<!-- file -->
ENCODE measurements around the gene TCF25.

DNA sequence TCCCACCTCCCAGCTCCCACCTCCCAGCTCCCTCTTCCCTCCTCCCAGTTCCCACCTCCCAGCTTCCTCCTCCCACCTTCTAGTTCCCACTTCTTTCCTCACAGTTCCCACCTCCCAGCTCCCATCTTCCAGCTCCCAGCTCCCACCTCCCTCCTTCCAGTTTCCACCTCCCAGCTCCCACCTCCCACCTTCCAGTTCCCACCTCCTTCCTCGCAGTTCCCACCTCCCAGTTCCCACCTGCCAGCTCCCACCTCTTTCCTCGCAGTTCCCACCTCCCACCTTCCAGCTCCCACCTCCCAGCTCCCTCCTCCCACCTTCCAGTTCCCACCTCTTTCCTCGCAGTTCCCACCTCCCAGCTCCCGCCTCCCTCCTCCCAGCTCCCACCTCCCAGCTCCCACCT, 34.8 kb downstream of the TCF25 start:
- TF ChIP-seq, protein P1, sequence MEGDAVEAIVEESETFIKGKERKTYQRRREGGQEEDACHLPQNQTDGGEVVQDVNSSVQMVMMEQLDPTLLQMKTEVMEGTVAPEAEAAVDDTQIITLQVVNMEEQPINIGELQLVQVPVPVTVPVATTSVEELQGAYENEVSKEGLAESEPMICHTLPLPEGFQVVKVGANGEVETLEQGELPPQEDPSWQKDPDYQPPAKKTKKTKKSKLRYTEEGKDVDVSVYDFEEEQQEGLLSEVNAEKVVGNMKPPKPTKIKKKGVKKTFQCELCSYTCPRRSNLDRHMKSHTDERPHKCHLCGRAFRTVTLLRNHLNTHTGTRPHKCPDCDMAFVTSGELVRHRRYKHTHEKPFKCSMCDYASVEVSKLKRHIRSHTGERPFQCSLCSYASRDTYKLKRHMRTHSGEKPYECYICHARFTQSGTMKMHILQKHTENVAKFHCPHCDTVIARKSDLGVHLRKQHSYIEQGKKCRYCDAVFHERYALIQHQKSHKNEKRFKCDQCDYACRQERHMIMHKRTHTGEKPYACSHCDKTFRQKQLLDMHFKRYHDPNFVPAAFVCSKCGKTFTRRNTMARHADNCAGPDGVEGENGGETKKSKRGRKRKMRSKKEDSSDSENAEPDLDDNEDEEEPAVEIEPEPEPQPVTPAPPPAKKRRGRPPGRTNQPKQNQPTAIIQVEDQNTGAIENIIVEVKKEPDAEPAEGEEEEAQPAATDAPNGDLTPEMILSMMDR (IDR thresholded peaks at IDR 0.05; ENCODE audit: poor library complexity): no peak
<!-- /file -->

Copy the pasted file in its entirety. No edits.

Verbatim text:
ENCODE measurements around the gene TCF25.

DNA sequence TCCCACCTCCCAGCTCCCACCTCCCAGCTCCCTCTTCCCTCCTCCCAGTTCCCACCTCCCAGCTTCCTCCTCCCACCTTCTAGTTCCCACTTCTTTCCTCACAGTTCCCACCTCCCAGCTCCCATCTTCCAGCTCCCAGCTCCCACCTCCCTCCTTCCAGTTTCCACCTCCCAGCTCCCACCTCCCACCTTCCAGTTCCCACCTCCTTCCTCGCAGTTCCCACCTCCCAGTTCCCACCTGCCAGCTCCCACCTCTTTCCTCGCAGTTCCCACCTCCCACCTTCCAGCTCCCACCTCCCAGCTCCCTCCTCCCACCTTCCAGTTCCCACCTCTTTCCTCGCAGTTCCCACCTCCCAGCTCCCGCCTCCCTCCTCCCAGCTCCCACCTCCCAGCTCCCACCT, 34.8 kb downstream of the TCF25 start:
- TF ChIP-seq, protein P1, sequence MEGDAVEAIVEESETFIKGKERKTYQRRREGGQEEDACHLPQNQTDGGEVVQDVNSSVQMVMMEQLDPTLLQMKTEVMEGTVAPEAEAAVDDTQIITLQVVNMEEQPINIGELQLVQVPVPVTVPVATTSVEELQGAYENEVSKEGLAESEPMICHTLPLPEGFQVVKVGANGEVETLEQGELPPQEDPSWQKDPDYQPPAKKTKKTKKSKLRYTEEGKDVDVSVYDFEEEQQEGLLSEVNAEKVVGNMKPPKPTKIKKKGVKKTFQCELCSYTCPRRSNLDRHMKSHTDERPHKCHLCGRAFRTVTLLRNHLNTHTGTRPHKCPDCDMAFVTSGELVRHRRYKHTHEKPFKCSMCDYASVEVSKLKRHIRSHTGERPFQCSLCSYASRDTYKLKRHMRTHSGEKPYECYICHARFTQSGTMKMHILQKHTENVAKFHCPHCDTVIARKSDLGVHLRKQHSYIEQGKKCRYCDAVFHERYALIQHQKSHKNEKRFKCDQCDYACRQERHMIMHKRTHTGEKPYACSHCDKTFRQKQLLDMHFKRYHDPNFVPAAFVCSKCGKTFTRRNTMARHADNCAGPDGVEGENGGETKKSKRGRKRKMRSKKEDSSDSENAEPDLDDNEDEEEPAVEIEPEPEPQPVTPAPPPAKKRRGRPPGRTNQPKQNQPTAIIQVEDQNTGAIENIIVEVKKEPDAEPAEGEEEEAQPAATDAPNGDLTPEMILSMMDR (IDR thresholded peaks at IDR 0.05; ENCODE audit: poor library complexity): no peak